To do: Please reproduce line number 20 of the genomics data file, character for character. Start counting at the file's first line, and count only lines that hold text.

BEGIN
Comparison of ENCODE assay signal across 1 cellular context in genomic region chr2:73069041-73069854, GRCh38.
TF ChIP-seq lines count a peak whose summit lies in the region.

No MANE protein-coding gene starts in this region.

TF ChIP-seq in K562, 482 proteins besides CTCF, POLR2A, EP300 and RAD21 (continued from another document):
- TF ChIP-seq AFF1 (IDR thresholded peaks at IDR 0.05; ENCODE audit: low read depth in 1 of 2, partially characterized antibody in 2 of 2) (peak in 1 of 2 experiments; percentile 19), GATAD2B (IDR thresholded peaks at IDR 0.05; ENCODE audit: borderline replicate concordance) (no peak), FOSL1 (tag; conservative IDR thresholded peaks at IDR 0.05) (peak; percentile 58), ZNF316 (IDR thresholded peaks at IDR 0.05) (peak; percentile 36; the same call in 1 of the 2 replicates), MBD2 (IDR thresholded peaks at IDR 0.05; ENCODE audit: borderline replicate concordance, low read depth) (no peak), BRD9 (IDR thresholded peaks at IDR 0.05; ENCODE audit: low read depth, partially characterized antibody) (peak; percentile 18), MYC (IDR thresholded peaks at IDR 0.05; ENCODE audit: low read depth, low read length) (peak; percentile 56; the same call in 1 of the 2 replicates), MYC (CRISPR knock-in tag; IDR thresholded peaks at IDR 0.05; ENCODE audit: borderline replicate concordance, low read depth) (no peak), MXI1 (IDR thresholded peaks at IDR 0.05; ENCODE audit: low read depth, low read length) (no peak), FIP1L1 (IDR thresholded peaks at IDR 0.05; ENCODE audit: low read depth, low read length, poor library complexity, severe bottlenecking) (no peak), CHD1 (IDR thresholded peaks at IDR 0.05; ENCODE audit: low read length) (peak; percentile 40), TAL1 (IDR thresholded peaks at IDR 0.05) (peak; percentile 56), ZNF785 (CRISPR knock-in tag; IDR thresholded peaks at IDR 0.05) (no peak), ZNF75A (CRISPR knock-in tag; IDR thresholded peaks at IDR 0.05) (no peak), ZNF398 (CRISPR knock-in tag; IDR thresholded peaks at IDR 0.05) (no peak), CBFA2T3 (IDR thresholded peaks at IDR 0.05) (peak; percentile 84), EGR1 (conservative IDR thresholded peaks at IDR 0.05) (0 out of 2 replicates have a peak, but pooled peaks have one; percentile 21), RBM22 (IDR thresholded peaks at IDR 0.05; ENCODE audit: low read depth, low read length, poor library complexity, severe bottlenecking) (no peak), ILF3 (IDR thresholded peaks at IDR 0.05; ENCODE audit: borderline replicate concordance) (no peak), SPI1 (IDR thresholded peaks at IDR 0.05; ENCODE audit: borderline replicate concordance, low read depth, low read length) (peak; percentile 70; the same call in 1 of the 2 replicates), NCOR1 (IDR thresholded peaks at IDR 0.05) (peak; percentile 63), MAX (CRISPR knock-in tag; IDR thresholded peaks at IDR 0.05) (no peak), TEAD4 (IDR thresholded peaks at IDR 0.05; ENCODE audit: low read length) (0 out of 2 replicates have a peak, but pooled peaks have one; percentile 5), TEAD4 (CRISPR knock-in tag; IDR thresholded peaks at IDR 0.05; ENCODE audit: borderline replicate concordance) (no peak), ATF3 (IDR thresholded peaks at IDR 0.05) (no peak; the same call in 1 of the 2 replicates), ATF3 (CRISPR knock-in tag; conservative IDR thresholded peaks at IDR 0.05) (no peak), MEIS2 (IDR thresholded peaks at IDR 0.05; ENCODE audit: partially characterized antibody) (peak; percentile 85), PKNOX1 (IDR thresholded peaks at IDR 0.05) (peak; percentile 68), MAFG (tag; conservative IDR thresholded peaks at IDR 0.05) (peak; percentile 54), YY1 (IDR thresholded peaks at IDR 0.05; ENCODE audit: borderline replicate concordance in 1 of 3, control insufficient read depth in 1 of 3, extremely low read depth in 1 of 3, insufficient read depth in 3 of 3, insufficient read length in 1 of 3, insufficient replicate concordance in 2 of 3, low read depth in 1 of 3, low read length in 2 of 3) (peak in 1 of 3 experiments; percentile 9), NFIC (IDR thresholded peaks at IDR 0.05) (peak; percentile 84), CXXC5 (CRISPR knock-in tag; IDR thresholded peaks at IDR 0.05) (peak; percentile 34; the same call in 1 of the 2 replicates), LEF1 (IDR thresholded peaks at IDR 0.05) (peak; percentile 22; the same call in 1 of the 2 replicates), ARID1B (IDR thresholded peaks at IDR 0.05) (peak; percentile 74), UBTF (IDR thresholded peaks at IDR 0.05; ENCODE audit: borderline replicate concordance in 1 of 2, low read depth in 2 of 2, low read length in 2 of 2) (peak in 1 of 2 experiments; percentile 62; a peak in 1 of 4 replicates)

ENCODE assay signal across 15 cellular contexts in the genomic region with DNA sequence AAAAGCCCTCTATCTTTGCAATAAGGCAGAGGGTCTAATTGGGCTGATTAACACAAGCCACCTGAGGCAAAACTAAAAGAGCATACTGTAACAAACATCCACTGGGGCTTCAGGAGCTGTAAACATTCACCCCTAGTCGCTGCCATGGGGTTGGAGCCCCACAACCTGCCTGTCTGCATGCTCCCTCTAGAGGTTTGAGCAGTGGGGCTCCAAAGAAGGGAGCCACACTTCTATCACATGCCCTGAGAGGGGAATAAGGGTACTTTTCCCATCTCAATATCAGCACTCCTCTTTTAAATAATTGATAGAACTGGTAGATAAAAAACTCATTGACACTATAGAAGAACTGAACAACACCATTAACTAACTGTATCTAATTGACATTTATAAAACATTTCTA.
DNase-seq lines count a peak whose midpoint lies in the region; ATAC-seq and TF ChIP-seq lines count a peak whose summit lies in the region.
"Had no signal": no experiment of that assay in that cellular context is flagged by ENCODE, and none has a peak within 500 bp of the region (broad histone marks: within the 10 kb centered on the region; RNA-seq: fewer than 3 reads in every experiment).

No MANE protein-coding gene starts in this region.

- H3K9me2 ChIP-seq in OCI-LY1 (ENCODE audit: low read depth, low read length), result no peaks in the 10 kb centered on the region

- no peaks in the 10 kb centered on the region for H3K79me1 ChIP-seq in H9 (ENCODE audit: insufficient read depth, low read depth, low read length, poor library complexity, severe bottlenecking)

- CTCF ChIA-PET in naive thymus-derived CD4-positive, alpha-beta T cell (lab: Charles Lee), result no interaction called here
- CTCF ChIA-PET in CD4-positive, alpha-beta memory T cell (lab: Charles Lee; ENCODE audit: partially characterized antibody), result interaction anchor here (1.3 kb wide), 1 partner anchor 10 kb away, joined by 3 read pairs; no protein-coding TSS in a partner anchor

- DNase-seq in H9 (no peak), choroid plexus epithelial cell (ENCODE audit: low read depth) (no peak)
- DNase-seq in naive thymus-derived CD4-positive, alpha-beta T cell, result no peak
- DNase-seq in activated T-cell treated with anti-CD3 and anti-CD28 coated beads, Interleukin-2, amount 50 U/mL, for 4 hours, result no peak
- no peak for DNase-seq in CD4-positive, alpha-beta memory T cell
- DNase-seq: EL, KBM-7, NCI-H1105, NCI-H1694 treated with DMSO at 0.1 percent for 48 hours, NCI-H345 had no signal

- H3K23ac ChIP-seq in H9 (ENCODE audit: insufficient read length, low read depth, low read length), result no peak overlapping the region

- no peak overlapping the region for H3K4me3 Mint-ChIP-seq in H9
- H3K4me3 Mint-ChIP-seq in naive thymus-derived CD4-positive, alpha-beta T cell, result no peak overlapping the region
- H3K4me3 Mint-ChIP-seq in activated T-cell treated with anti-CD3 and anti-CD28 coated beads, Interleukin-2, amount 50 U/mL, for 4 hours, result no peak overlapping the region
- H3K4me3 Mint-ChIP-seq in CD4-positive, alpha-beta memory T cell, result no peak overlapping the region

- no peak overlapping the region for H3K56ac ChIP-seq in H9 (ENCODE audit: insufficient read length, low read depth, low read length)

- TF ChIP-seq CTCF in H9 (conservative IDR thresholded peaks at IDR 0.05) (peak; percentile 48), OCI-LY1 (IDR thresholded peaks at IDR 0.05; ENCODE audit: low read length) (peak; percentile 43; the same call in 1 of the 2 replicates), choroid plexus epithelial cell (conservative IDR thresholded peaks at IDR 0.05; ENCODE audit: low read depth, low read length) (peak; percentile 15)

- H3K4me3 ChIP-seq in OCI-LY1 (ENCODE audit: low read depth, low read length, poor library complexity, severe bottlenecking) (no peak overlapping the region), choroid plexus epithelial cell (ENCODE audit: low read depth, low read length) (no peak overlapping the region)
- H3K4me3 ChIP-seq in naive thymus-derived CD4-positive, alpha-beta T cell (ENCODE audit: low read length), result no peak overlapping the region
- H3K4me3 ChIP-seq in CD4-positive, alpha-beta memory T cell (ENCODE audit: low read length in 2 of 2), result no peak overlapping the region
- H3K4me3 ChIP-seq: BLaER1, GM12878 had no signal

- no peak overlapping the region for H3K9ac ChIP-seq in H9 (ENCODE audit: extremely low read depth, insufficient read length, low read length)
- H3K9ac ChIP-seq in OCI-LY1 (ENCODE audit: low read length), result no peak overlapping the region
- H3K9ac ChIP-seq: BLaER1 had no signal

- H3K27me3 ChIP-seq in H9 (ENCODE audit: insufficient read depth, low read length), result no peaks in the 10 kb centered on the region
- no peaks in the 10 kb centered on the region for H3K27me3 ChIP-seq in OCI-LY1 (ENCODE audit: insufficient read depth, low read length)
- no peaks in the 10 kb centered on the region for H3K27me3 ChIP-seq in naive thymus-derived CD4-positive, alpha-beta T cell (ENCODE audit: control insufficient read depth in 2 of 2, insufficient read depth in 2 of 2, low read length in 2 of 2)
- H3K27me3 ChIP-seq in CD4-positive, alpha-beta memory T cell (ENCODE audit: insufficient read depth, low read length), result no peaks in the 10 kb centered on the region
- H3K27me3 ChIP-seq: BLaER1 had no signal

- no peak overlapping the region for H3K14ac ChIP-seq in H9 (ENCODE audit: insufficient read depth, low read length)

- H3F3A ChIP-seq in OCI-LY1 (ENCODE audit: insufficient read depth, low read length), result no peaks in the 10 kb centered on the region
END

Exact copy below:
- no peak overlapping the region for H3K4me3 Mint-ChIP-seq in H9